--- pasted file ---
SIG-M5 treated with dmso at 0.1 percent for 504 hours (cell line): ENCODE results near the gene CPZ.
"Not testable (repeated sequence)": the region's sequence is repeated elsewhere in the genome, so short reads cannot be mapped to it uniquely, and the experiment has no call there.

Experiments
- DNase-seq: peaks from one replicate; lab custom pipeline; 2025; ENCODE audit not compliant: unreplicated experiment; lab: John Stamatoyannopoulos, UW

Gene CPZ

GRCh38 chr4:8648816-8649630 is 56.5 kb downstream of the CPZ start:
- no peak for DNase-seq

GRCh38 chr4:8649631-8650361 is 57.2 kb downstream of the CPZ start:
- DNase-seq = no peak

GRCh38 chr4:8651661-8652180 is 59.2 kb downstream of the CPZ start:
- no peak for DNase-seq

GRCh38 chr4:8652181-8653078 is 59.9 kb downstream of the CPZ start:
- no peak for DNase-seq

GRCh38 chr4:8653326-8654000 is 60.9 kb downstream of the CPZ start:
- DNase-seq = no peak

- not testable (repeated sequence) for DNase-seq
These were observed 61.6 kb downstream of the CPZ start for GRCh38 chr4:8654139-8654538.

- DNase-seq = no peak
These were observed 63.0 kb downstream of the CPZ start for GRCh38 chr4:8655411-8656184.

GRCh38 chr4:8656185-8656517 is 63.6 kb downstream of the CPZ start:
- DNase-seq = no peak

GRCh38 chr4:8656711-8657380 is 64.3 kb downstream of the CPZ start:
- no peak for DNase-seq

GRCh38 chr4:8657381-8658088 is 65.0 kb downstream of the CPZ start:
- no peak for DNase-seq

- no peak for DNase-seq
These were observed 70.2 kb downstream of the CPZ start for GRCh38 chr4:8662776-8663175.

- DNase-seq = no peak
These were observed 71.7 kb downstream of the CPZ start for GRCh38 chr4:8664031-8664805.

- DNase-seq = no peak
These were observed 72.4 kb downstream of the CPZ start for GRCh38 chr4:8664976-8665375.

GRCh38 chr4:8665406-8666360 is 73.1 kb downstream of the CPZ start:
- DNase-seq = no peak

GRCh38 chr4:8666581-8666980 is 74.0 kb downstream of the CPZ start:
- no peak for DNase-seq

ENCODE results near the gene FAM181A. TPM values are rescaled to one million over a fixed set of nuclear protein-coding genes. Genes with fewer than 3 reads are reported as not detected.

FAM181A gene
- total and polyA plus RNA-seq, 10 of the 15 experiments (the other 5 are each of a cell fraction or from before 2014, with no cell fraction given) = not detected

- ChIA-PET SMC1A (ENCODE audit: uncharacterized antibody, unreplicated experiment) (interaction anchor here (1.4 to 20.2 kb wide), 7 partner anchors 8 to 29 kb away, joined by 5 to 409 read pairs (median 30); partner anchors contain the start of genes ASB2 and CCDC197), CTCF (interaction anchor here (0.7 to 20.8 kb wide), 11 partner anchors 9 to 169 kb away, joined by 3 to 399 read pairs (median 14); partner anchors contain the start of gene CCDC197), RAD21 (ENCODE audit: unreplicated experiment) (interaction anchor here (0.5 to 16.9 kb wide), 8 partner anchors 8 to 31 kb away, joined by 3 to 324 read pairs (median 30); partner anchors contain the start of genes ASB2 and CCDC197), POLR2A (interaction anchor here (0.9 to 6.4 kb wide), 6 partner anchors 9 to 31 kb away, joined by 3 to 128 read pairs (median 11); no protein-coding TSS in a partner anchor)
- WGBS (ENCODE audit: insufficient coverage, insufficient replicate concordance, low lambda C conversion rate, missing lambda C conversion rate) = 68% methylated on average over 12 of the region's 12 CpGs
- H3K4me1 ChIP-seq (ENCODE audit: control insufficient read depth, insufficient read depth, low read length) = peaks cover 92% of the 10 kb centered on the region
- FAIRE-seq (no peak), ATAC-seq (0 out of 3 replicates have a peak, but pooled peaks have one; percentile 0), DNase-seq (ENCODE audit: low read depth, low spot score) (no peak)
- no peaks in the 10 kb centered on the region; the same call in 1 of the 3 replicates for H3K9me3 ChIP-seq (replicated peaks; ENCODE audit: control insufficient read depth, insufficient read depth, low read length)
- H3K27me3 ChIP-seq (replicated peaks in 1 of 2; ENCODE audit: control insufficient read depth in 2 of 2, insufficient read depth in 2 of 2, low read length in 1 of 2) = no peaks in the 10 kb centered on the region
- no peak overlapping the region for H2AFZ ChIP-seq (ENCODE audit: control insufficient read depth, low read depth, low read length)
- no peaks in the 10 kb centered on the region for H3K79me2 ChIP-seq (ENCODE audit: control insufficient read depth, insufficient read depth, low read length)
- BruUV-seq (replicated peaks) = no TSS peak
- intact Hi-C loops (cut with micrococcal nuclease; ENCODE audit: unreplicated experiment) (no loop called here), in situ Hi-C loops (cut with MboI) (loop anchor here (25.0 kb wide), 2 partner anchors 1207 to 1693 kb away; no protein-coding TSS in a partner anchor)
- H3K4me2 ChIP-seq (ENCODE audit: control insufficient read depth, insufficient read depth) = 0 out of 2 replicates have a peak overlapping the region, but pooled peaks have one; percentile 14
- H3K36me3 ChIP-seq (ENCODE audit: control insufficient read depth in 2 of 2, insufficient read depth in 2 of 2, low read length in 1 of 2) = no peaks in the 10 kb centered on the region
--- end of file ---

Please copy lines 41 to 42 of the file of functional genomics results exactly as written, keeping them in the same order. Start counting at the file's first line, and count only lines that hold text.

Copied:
- H3K4me1 ChIP-seq (ENCODE audit: control insufficient read depth, insufficient read depth, low read length) = peaks cover 92% of the 10 kb centered on the region
- FAIRE-seq (no peak), ATAC-seq (0 out of 3 replicates have a peak, but pooled peaks have one; percentile 0), DNase-seq (ENCODE audit: low read depth, low spot score) (no peak)